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Book part
Publication date: 3 May 2016

David P. Baron

This paper provides a perspective on the field of nonmarket strategy. It does not attempt to survey the literature but instead focuses on the substantive content of…

Abstract

This paper provides a perspective on the field of nonmarket strategy. It does not attempt to survey the literature but instead focuses on the substantive content of research in the field. The paper discusses the origins of the field and the roles of nonmarket strategy. The political economy framework is used and contrasted with the current form of the resource-based theory. The paper argues that research should focus on the firm level and argues that the strategy of self-regulation can be useful in reducing the likelihood of challenges from private and public politics. The political economy perspective is illustrated using three examples: (1) public politics: Uber, (2) private politics: Rainforest Action Network and Citigroup, and (3) integrated strategy and private and public politics: The Fast Food Campaign. The paper concludes with a discussion of research issues in theory, empirics, and normative assessment.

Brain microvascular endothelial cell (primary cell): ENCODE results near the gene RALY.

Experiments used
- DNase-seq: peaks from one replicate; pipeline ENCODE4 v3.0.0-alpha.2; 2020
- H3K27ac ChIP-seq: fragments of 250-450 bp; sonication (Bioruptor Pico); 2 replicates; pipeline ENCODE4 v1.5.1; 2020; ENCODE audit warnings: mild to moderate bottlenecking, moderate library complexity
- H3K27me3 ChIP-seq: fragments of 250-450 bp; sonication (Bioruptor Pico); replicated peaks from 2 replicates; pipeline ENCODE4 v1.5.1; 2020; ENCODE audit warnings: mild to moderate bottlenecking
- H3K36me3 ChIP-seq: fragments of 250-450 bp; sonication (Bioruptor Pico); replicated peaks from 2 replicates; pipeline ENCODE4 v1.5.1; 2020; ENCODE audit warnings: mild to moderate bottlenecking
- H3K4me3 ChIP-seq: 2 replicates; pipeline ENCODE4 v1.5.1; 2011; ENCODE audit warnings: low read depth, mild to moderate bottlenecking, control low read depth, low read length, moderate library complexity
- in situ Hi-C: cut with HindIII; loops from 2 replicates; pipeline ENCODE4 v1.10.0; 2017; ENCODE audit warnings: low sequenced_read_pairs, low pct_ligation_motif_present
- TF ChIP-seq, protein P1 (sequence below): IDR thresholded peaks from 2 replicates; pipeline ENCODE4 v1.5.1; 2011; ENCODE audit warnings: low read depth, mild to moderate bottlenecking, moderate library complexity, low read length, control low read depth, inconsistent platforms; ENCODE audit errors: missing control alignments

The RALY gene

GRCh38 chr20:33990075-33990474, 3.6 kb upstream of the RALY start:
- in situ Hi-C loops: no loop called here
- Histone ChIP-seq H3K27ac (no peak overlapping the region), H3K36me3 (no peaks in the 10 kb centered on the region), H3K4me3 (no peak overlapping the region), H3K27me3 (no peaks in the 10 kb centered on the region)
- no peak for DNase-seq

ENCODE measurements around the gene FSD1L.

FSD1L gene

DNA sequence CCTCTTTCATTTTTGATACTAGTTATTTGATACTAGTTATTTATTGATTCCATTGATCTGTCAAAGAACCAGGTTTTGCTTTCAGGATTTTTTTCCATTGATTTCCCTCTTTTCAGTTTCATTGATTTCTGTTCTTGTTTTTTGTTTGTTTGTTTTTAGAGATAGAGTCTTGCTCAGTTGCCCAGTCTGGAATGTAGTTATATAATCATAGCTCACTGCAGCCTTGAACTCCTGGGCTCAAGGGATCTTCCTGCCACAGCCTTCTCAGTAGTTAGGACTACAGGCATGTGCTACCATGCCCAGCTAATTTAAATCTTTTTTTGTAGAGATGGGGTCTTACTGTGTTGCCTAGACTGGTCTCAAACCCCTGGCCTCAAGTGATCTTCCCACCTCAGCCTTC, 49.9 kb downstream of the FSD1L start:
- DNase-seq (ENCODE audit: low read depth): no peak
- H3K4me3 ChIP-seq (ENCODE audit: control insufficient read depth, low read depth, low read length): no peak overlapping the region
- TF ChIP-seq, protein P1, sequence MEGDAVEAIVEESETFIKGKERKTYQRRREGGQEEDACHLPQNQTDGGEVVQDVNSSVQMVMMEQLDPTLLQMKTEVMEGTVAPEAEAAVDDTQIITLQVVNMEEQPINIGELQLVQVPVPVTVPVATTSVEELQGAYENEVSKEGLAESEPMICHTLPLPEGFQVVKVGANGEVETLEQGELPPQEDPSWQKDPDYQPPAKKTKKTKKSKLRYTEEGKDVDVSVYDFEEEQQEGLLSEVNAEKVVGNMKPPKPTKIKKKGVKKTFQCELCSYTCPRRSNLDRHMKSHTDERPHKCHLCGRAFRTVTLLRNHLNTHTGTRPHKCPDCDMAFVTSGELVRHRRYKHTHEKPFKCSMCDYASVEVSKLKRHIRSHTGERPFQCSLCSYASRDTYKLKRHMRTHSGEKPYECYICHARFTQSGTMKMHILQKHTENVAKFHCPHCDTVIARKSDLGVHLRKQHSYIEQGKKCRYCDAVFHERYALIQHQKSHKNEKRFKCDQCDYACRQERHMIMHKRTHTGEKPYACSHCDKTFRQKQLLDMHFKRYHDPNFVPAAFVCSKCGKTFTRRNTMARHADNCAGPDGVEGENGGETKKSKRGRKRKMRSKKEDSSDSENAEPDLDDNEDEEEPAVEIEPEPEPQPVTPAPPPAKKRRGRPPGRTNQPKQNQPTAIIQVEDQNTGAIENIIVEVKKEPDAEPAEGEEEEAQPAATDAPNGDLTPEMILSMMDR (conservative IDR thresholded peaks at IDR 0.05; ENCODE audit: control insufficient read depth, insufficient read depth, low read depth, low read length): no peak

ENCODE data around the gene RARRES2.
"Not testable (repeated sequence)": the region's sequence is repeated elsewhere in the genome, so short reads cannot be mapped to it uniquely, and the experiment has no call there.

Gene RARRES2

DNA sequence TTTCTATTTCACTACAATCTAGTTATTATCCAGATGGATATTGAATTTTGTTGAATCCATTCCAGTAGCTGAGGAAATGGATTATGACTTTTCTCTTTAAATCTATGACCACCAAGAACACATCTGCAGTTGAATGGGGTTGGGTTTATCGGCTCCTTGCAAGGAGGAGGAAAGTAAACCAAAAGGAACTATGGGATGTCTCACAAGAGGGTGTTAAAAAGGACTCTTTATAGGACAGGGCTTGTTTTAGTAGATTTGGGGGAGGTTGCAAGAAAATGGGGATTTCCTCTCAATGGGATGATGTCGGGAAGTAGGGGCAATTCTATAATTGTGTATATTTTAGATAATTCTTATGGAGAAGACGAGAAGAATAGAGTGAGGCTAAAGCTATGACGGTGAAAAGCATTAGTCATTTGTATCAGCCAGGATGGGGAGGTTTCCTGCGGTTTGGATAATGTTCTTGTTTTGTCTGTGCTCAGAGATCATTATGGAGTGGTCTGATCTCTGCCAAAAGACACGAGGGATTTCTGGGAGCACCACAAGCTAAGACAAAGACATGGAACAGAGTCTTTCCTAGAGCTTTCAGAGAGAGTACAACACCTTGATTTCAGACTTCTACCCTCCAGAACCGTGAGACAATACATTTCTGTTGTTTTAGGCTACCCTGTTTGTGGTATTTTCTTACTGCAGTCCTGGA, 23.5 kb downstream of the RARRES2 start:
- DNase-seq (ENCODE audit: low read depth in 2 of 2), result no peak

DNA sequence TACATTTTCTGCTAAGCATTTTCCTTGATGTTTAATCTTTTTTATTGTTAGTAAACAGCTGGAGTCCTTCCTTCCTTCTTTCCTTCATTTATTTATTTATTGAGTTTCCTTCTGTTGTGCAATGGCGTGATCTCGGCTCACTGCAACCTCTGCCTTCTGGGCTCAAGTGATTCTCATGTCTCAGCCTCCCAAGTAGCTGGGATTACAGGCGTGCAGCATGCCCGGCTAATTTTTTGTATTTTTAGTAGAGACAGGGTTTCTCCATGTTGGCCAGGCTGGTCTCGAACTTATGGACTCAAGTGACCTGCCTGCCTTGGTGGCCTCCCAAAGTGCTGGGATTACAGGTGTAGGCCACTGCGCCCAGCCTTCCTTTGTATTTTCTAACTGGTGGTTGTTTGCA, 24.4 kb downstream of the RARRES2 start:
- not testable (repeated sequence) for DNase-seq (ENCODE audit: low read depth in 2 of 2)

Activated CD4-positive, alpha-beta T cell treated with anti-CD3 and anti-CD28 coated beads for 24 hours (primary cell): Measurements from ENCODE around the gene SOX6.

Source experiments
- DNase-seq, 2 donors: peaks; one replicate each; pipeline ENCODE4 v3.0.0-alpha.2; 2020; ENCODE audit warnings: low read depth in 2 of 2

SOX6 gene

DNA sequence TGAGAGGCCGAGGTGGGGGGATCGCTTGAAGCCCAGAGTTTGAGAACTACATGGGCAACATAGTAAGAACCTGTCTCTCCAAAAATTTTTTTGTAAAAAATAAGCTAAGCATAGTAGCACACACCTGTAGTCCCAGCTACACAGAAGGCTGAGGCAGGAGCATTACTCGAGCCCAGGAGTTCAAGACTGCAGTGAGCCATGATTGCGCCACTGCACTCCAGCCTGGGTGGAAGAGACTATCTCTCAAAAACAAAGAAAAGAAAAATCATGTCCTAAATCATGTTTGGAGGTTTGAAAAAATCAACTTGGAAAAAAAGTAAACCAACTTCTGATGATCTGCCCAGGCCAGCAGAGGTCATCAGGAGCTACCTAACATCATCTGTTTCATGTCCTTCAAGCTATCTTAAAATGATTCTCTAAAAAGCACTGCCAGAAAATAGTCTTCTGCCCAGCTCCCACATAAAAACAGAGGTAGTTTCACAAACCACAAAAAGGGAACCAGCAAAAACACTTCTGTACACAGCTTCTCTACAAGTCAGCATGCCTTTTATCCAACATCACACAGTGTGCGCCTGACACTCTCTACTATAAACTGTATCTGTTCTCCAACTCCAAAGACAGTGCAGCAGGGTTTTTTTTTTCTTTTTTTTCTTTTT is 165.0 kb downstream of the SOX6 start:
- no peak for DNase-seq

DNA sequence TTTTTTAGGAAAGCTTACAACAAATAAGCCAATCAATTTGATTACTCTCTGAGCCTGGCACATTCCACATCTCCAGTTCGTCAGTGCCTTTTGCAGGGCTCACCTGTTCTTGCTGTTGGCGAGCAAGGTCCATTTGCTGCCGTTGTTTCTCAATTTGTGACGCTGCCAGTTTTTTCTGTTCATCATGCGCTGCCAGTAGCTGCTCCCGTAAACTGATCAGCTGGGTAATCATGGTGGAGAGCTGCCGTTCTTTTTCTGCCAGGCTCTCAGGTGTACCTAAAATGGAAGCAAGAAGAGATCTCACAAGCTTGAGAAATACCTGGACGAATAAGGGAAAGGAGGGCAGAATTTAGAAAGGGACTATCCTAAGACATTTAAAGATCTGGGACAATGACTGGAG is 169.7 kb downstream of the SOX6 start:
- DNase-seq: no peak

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Strategy Beyond Markets
Type: Book
ISBN: 978-1-78635-019-0

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Book part
Publication date: 5 April 2012

Sarah A. Soule

At the nexus of social movement and organizational studies is the question of how social movements matter to organizational processes, such as how anticorporate activism…

Abstract

At the nexus of social movement and organizational studies is the question of how social movements matter to organizational processes, such as how anticorporate activism impacts corporations, markets, and industries. This chapter presents a framework for better answering this question. The chapter suggests that the contentious and private politics literature should be brought closer together to understand this phenomenon. Drawing on the concepts of scale shift and the political, industry, and corporate opportunity structures, the chapter illustrates how the contentious politics literature can be adjusted to help explain the outcomes of private politics.